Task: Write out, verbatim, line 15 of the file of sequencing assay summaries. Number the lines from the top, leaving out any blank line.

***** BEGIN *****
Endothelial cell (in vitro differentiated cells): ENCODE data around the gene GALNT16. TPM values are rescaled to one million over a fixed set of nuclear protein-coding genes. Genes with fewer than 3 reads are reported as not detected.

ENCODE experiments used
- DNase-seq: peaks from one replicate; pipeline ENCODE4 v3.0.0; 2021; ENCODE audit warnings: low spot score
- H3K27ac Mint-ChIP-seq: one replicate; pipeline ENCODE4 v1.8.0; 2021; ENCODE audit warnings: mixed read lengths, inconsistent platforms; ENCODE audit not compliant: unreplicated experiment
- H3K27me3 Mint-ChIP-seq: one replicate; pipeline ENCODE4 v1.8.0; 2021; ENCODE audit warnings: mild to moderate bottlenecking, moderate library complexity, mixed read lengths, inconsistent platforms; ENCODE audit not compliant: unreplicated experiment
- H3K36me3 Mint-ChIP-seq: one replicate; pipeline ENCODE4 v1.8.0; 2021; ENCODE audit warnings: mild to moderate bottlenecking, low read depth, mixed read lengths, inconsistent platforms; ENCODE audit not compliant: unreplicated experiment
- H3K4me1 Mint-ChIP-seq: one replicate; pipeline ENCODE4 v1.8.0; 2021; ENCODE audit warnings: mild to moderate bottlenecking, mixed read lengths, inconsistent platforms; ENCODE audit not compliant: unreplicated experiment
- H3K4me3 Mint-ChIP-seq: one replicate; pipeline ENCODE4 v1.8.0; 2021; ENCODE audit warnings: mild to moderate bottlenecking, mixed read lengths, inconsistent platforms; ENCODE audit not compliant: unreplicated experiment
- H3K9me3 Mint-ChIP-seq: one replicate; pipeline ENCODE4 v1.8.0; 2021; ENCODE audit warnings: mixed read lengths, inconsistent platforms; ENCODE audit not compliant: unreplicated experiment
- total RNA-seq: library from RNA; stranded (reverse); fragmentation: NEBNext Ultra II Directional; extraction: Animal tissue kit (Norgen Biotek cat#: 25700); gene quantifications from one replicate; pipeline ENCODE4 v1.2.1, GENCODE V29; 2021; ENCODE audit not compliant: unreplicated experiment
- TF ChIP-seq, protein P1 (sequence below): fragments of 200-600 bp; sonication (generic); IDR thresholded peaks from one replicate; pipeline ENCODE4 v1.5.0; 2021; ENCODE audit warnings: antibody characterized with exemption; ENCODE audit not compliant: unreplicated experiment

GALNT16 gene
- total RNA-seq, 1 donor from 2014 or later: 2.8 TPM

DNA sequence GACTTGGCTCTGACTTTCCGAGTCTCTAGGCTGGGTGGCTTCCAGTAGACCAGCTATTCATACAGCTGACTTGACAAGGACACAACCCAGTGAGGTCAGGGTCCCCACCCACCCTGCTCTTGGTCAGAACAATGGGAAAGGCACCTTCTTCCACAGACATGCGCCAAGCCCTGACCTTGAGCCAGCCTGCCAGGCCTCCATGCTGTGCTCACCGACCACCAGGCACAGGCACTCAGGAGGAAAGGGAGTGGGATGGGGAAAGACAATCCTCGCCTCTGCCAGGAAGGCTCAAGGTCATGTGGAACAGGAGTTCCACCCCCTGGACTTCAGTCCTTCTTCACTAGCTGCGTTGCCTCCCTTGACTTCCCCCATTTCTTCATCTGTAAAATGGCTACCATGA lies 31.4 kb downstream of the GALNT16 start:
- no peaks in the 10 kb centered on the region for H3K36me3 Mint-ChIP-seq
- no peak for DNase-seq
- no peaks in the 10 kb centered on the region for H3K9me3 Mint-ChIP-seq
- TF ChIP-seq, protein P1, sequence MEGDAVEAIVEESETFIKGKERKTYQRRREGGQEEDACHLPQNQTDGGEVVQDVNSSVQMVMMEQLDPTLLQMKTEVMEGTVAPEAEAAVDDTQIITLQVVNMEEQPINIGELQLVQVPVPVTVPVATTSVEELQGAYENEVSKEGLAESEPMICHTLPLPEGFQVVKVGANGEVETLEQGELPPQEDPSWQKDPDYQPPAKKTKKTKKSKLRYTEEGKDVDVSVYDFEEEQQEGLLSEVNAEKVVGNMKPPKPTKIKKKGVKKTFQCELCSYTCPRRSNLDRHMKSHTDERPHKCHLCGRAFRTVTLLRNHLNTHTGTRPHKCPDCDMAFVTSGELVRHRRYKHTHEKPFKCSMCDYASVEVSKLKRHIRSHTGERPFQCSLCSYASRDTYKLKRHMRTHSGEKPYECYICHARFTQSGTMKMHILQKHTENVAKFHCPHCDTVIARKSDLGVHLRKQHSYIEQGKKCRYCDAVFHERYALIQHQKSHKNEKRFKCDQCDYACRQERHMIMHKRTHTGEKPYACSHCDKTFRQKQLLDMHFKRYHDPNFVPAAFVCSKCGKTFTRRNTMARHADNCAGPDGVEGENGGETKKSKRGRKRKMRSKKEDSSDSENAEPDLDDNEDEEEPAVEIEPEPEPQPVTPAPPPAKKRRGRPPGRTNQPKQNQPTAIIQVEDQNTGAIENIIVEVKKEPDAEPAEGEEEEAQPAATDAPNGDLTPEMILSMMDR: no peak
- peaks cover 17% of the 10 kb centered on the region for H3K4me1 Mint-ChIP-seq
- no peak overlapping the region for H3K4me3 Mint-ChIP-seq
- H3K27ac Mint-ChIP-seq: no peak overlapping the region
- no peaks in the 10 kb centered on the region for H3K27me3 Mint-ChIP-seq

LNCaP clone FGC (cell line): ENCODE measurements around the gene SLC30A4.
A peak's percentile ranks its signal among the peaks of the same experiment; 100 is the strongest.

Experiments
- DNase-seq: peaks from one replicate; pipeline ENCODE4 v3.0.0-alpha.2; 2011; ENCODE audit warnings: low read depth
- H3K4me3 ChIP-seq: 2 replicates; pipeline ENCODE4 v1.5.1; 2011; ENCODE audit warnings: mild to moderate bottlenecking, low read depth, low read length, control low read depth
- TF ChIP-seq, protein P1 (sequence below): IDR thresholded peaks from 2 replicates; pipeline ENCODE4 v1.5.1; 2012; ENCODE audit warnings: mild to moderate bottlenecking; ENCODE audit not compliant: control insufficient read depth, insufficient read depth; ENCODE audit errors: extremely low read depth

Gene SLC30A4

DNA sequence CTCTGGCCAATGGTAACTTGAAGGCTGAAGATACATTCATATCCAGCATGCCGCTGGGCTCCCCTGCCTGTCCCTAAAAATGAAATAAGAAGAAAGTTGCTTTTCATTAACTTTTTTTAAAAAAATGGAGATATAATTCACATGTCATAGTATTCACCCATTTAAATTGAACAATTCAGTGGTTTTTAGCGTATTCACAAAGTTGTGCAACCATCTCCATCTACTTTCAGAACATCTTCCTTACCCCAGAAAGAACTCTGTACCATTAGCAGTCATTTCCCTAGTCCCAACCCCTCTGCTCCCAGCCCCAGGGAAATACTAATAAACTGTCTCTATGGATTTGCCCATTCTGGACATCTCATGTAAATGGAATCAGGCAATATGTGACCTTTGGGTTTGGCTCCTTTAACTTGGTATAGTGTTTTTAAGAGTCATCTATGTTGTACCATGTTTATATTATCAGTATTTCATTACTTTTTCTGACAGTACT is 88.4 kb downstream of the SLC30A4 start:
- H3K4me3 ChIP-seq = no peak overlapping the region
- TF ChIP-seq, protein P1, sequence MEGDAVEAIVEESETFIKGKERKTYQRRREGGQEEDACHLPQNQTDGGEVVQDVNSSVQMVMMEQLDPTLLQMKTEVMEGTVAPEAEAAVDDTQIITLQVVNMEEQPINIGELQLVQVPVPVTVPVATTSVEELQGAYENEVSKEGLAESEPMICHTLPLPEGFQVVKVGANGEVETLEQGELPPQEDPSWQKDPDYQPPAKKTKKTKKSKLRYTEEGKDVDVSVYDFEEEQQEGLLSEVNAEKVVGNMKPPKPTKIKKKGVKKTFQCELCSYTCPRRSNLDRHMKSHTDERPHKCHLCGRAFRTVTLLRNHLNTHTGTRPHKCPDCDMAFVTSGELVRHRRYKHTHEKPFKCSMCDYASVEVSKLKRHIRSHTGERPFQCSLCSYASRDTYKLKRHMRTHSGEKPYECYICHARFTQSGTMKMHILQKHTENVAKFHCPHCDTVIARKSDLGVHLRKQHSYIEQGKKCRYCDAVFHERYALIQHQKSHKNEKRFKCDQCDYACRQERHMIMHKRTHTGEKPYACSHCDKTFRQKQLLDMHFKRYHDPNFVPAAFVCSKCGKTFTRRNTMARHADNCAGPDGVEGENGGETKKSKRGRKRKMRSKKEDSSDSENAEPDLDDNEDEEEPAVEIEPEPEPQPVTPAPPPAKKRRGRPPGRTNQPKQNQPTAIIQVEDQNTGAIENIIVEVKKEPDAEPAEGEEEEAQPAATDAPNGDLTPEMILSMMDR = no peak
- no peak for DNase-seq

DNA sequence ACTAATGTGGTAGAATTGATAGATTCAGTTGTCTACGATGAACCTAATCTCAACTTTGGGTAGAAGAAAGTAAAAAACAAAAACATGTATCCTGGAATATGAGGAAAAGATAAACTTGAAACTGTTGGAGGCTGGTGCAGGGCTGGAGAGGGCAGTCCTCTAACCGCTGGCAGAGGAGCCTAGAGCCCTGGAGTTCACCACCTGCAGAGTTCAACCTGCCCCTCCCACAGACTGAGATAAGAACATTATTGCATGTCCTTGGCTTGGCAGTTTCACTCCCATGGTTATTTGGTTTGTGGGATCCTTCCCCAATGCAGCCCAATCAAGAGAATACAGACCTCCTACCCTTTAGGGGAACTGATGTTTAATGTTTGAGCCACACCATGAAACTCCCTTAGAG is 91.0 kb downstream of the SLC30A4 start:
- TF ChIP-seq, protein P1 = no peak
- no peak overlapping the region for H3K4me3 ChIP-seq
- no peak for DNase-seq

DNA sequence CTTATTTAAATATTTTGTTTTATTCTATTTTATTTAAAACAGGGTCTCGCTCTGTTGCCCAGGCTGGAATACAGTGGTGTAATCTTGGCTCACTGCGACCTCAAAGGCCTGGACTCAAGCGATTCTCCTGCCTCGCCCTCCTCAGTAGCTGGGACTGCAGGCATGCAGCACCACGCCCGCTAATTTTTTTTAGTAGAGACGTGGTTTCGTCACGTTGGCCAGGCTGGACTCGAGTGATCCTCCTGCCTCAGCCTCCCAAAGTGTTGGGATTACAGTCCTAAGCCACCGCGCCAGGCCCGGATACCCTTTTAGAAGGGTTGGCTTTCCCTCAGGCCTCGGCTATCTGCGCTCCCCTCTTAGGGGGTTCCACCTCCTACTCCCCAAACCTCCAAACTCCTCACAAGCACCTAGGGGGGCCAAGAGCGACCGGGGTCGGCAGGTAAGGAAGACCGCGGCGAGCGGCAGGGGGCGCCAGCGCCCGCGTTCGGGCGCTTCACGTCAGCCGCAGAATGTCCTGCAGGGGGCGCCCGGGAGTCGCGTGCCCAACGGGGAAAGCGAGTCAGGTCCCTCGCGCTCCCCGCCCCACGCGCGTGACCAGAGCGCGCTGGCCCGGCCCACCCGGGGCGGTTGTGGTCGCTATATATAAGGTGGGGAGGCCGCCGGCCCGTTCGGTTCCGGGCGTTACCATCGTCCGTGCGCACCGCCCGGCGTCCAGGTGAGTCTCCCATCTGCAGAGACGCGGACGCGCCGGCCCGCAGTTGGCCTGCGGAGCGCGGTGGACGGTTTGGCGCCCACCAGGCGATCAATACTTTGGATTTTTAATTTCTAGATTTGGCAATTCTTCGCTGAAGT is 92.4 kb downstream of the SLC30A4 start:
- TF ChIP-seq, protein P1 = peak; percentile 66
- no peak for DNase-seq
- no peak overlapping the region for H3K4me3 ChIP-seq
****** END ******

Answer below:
- no peaks in the 10 kb centered on the region for H3K36me3 Mint-ChIP-seq